The Bureau also found that institutions engaged in unfair acts or practices by suspending recurring ACH payments prior to a consumer’s final payment without sufficiently notifying consumers that the final payment must be made manually. The servicers’ ACH enrollment form contained a disclosure that servicers would not automatically withdraw the final payment, but the Bureau found that because the form had been authorized years before, customers should have been notified again, prior to their last payment. Servicers also were cited for unfair and abusive acts and practices in connection with cross-collateralization clauses in vehicle financing contracts. After repossession, servicers accelerated the amount due on the vehicle and on other amounts owed by the debtor on unrelated debts, such as credit cards, and required payment from consumers on all debts before consumers could reclaim their repossessed vehicles.

Finally, the Bureau found that institutions engaged in the deceptive marketing of auto loans when they used advertisements that pictured cars that were significantly larger, more expensive and newer than the vehicles the advertised loan offers were good for.

Payday Lending

The Bureau’s actions in the short-term, small-dollar market show how aggressively it will use its ever-expansive UDAAP authority to attempt to enforce laws it does not have the authority to enforce, and consequently limit the ability of companies to defend against frivolous lawsuits. In the Bureau’s report, payday lenders were cited for abusive and deceptive acts and practices for including in their loan agreements language permitting lenders to contact consumers about their loans, establishing consent that was not unilaterally revocable. The provision stated that consumers “cannot revoke this consent to call, text, or email about your existing loan.” The Bureau’s actions run contrary to the decisions in Reyes v. Lincoln Auto. Fin. Servs., 861 F.3d 51 (2d Cir. 2017), and Medley v. Dish Network, LLC, 958 F.3d 1063 (11th Cir. 2020), which held that such provisions are enforceable and could be a defense in litigation brought under the TCPA, a statute the Bureau has no authority to enforce.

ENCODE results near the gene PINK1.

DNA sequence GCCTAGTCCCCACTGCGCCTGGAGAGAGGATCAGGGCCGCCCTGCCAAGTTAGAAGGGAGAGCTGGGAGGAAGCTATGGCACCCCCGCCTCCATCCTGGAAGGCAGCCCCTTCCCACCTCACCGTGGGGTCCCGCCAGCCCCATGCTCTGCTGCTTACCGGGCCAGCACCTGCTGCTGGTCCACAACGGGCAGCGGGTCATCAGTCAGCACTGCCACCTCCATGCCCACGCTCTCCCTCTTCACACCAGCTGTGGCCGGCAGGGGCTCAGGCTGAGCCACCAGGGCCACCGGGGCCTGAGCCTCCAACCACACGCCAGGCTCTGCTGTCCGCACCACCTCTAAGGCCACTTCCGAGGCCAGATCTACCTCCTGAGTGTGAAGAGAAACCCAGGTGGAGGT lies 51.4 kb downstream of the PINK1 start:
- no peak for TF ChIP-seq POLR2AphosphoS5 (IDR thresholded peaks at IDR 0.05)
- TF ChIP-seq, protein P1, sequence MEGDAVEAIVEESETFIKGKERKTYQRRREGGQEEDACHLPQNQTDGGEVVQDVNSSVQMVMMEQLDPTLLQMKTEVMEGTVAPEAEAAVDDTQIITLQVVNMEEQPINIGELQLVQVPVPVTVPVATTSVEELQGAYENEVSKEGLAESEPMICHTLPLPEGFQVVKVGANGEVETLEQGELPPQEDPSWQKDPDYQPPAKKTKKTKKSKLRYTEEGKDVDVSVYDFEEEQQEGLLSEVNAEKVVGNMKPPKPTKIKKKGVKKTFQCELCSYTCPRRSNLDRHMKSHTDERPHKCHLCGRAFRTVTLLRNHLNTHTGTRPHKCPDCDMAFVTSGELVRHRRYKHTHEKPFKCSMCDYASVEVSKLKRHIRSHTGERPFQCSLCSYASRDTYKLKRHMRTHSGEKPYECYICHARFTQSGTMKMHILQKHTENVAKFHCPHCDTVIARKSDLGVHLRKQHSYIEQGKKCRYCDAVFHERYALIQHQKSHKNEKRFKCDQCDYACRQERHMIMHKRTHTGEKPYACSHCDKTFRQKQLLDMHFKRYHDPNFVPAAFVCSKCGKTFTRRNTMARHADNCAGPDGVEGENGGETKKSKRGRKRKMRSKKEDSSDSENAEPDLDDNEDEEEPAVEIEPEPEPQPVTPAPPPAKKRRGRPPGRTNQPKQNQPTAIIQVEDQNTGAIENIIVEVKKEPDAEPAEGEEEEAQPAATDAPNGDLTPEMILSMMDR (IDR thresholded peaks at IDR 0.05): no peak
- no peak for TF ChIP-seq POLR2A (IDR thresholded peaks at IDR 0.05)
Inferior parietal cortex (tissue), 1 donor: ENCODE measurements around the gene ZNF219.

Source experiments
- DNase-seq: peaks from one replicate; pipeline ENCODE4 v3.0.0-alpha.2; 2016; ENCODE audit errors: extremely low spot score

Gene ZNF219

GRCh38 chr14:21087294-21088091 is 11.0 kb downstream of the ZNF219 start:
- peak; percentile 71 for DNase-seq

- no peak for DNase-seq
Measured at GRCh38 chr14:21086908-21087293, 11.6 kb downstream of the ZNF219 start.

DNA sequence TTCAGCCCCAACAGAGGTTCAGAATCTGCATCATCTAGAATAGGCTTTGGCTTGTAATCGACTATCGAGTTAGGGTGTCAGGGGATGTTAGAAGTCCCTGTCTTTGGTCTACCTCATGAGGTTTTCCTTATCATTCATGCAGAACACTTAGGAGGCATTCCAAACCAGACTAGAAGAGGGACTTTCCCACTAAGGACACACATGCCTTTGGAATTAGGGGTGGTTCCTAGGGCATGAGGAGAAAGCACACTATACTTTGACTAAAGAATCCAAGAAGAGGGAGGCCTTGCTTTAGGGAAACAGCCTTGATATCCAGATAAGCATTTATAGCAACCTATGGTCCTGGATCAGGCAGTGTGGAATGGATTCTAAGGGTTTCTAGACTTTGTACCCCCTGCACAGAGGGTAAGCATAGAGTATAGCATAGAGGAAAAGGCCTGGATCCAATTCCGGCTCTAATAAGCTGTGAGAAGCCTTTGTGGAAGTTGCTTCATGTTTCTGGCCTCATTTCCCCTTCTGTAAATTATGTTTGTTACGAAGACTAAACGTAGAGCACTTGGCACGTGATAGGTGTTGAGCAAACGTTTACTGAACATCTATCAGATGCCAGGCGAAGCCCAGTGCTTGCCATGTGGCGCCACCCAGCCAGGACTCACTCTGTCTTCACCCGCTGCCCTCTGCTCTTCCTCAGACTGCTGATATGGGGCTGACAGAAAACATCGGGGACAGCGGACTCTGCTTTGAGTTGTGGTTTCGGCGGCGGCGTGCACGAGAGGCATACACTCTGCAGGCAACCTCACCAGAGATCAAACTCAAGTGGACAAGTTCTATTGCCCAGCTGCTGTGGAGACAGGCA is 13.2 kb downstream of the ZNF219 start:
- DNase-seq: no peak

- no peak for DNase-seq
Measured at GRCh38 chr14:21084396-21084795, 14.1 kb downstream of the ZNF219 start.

The report also cited lenders for making false collection threats related to litigation, garnishment, and late fees. In addition, the Bureau cited lenders for unfair acts and practices with respect to consumers who signed voluntary wage deduction agreements. The lenders sent demand notices to consumers’ employers incorrectly conveying that the employer was required to remit the full amount of the consumer’s loan balance from the consumer’s wages when, in fact, the consumer had only agreed to a wage deduction in the amount of the individual scheduled payment due.